For those who love Justin most dearly, life is now in jagged fragments spread across a hostile new territory. There is almost nothing any of us can say, little we can do. Our prayers feel woefully inadequate--although they're perhaps the best gift we have to offer--and words can't even be formed. None of us are equal to this kind of tragedy...and so we turn to the God who longs to gather our broken parts and broken hearts. God is weeping too, a mother mourning Her beloved child, even as She spreads her wings broadly to draw us in.

There's no repair for this kind of loss, and I've struggled mightily even to find words to talk about it. I know that it reflects the dark shadows that are an all too real part of our human existence. Whether the pieces of each of our lives have been exploded by sudden loss, or have drifted away from lack of meaning and direction, or been wedged apart by addiction or abuse, or separated by dysfunction, distrust, or despair, we know that we're in a broken world. In Haiti, I saw so many fragments of poverty, disease, corruption, and disaster. We'd desperately like to shield our eyes, to cover our ears, to keep our distance from the worst of this pain, but it still finds us.

And when it does, and our own efforts to make sense of it leave us in confusion and despair, we turn to God. I don't even know how, but God does what none of us can, slowly, gently gathering the pieces and holding us in tender care. I hope and pray that over days and months and years, there will be for Susan and Darryl moments of shelter: of God's consoling embrace, of joyous memory, of blessed sleep, of thanksgiving for 16 short years shared. Honestly, as I stand here today, I'm hard put to imagine how this will happen, but I've seen God do it before and thus I have to trust that God will do so again. And with each revelation of grace, a few pieces are picked up and put back, in a new place, vastly different from the old, but with a deep meaning that reflects God's loving care.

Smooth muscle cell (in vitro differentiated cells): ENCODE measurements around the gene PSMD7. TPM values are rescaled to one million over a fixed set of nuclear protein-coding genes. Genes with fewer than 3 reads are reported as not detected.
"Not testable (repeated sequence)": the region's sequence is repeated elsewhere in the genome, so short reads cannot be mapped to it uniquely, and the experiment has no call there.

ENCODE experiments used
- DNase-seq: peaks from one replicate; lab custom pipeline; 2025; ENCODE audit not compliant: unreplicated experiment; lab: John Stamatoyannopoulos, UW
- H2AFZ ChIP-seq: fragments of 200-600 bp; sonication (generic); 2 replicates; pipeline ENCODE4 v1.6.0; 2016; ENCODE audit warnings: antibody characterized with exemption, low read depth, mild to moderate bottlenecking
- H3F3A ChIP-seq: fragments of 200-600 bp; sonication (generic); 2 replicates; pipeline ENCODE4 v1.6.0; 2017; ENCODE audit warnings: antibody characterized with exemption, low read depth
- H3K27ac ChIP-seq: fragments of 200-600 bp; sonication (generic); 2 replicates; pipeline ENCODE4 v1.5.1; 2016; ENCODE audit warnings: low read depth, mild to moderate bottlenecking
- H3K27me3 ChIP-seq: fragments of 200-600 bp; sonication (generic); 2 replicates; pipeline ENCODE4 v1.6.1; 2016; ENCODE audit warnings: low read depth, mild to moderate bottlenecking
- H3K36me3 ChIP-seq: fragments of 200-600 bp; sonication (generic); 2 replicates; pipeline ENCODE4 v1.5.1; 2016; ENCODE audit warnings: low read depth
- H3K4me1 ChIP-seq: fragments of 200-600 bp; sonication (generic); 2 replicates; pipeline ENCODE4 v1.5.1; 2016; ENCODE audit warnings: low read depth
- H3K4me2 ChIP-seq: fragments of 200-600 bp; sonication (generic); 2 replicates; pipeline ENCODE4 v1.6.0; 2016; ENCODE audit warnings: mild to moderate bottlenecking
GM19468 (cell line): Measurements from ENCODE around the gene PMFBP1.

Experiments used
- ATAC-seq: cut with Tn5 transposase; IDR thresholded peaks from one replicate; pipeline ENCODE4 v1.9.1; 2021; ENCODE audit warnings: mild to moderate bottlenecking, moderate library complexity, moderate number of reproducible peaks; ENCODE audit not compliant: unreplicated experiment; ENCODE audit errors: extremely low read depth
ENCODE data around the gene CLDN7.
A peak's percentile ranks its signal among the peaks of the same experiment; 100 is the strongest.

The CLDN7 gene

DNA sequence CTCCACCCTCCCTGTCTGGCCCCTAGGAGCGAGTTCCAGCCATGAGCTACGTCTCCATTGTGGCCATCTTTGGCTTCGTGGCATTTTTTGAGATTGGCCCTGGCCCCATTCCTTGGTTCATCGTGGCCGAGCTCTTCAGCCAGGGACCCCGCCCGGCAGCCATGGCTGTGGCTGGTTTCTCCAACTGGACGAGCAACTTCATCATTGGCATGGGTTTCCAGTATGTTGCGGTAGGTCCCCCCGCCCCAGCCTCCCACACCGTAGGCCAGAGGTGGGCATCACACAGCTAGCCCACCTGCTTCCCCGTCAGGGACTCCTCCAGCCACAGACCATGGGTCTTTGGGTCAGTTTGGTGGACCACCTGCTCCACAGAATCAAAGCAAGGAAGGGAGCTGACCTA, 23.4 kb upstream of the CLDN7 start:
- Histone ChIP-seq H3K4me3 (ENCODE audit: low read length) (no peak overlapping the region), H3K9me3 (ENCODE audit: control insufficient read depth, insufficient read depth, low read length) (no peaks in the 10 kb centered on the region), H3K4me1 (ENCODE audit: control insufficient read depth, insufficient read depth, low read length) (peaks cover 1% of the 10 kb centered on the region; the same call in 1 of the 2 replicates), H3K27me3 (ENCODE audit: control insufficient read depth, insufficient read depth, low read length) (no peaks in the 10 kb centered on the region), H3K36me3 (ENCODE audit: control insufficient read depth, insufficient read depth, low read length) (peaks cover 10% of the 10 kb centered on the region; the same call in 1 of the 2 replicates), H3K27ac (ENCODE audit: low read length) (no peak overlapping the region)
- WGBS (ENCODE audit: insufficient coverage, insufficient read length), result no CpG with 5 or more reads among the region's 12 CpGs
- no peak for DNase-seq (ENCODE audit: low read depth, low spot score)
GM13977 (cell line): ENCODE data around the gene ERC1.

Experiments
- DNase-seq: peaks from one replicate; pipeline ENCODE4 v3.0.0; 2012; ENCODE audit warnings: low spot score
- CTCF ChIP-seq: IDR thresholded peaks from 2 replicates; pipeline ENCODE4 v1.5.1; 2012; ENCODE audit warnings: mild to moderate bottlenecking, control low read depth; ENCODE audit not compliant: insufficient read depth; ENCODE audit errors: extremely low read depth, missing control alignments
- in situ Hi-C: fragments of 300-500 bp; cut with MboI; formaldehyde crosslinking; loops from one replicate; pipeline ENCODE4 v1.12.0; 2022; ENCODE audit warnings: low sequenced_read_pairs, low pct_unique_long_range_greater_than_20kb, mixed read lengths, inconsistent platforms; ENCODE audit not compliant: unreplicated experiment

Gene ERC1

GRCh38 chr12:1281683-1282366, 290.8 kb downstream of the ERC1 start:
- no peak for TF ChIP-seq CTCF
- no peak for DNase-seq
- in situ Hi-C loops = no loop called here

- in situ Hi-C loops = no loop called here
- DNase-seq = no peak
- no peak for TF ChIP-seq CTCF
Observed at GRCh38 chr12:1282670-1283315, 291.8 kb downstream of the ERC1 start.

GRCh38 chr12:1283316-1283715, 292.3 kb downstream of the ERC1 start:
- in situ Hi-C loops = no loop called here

We're not passive observers in this process. Jesus was railing against those who try to drown out the words of the prophets who call us to open our eyes and ears and hearts and calendars and wallets to those who are most vulnerable in any given time and situation. We ignore those cries at our own peril, because it's not about those who are drowning and those who aren't, but rather all of us being in the same small boat together, with some just a little nearer the gunwales at a particular moment. With God's blessing and guidance, we're called to do our best in helping each other be true to the task of becoming whole, holy people, while God pulls us here and pushes us there and keeps us all moving in the right direction.

Ultimately, we are to do what you all have done by being here this morning, what our youth have been doing by hiking and listening and praying and learning during their lock-in this weekend, what we do each time we offer up our prayers, what the family and friends who came to the hospital yesterday were doing: we show up. We show up with the pieces of our life, with our notes and questions, with our sorrows and joys, with memories we need to keep and parts that once mattered but no longer do. And then, we hope and pray and trust, God will do the rest and gather us under Her wings, in God's care and love forever.